Advice and Opinion

Expats returning home – visas, buying property and potential pitfalls

An increasing number of expats are making the decision to come home after living and working abroad, and estate agents in many areas are reporting that they are fielding a growing number of queries from home-sick South Africans.

Jill Lloyd, Area Specialist for Lew Geffen Sotheby’s International Realty in Claremont and Lynfrae says that there has definitely been a notable increase in queries from expats in Cape Town’s Southern Suburbs in the past two years, with the most sought-after properties being secure family homes with three bedrooms and sizeable gardens in the R3.5 million to R5m price band.

“Most of the expat buyers we deal with are in their mid-thirties, returning home after a decade of broadening their horizons and gaining work experience”.

“However, by that age, many are married and often return with a foreign spouse and school-age children in town”.

“And this,” says Lloyd, “is where coming home can get complicated and they can be faced with a marathon of hurdles, especially if they haven’t done their homework.”

Most of us are aware of South Africa’s contentious new visa laws which are seen to be negatively impacting on tourism. However, these stringent regulations can also significantly impact South Africans, especially those who return home from living abroad married to foreign nationals.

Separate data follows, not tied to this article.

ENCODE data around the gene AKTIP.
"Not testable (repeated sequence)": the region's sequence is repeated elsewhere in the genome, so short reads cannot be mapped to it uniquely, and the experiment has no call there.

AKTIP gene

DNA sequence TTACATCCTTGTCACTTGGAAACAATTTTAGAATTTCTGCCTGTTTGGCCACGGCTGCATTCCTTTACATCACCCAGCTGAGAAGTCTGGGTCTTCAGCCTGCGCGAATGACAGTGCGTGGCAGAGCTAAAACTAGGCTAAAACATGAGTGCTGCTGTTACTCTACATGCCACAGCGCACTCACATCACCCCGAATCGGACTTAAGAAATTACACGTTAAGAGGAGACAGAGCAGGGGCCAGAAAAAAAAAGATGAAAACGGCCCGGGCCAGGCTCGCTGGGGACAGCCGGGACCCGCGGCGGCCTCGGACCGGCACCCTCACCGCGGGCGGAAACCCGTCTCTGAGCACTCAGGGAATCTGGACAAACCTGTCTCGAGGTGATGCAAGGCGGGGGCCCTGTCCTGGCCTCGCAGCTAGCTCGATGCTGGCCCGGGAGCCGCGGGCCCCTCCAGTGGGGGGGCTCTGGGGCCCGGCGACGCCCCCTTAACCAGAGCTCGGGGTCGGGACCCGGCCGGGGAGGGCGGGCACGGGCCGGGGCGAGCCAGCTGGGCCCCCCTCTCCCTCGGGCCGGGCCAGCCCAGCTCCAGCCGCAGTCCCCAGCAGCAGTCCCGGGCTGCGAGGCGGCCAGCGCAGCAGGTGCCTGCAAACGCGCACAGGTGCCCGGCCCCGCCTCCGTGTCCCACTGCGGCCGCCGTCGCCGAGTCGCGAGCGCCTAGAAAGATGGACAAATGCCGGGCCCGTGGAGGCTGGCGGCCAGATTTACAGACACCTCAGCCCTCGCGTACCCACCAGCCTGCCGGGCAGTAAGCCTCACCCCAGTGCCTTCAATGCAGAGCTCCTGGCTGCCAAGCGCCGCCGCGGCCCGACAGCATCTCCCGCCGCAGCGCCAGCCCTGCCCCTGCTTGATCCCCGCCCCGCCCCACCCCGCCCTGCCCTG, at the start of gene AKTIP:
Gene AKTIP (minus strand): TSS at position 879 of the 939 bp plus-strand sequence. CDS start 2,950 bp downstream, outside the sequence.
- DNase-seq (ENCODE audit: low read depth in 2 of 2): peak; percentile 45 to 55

Whilst some of the amendments to the Immigration Act are constructive rather than obstructive, these apply mostly to short stays with a variety of temporary Visitor’s Visa options which allow foreigners to work in South Africa for short periods which has greatly benefited industries like film and entertainment.

However, things are not quite as simple for foreign nationals who want to live and work in South Africa for an extended period or even call it home.

Stefanie de Saude, South African Immigration and Nationality Law Specialist and Director of De Saude Attorneys Incorporated says that whilst negotiating the labyrinth of visa laws is never simple, it can be particularly daunting and involve more administrative hoops when the proposed arrival on African shores is more permanent than a beach holiday.

She advises: “The best way to prevent being tripped up by the minefield of potential pit falls is to do one’s homework as early as possible; even before the decision to move continents has been finalized”.

“Many people simply seek advice from friends or travel agents and, more often than not, it’s incorrect and when life-changing decisions are at stake, misinformation can have far-reaching consequences”.

“I strongly advise that they also consult an immigration attorney who will decipher all the new amendments and advise on the best course of immediate action as well as what might be required further down the line.”

There are several visa options for married applicants moving to South Africa and, without the correct advice, it can be confusing.

According to de Saude, the best option for foreign spouses wishing to work and live in the country is the visitor visa with work/own business/study authorization known as the “Spousal Visa” and/or permanent residence on the basis of being married to a South African. The crucial factor here is the length of time the couple has been married.

“If the foreigner wishes to remain in South Africa permanently and has been married to the South African for five years or longer, he/she qualifies for permanent residence, but this can take up to two years to process. The foreigner must then initially apply for the temporary Spousal Visa and ensure that it is valid at all times during the processing of the permanent residence. “